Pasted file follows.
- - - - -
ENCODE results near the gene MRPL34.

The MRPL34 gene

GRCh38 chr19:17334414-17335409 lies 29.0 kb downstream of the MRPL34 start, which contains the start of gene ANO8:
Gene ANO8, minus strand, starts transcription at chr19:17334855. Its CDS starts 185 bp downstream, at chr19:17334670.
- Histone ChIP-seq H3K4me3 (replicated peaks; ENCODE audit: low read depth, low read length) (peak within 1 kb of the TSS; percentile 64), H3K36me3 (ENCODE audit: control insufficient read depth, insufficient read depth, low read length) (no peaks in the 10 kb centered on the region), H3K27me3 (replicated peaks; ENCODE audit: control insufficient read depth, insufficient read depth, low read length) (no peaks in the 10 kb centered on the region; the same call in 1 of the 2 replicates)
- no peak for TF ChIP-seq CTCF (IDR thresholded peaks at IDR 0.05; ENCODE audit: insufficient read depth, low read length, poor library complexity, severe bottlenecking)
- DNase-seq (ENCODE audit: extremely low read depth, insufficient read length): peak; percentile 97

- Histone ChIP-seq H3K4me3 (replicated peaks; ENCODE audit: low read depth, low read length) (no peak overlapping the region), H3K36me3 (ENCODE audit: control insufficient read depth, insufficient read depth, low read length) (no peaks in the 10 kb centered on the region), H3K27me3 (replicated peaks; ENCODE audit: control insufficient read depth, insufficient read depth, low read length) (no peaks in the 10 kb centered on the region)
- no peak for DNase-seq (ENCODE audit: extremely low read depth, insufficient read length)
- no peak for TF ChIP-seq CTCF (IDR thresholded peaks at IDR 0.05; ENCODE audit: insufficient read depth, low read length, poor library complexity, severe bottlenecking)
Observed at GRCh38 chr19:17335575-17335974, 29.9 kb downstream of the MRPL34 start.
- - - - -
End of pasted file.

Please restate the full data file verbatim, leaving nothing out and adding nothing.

ENCODE results near the gene MRPL34.

The MRPL34 gene

GRCh38 chr19:17334414-17335409 lies 29.0 kb downstream of the MRPL34 start, which contains the start of gene ANO8:
Gene ANO8, minus strand, starts transcription at chr19:17334855. Its CDS starts 185 bp downstream, at chr19:17334670.
- Histone ChIP-seq H3K4me3 (replicated peaks; ENCODE audit: low read depth, low read length) (peak within 1 kb of the TSS; percentile 64), H3K36me3 (ENCODE audit: control insufficient read depth, insufficient read depth, low read length) (no peaks in the 10 kb centered on the region), H3K27me3 (replicated peaks; ENCODE audit: control insufficient read depth, insufficient read depth, low read length) (no peaks in the 10 kb centered on the region; the same call in 1 of the 2 replicates)
- no peak for TF ChIP-seq CTCF (IDR thresholded peaks at IDR 0.05; ENCODE audit: insufficient read depth, low read length, poor library complexity, severe bottlenecking)
- DNase-seq (ENCODE audit: extremely low read depth, insufficient read length): peak; percentile 97

- Histone ChIP-seq H3K4me3 (replicated peaks; ENCODE audit: low read depth, low read length) (no peak overlapping the region), H3K36me3 (ENCODE audit: control insufficient read depth, insufficient read depth, low read length) (no peaks in the 10 kb centered on the region), H3K27me3 (replicated peaks; ENCODE audit: control insufficient read depth, insufficient read depth, low read length) (no peaks in the 10 kb centered on the region)
- no peak for DNase-seq (ENCODE audit: extremely low read depth, insufficient read length)
- no peak for TF ChIP-seq CTCF (IDR thresholded peaks at IDR 0.05; ENCODE audit: insufficient read depth, low read length, poor library complexity, severe bottlenecking)
Observed at GRCh38 chr19:17335575-17335974, 29.9 kb downstream of the MRPL34 start.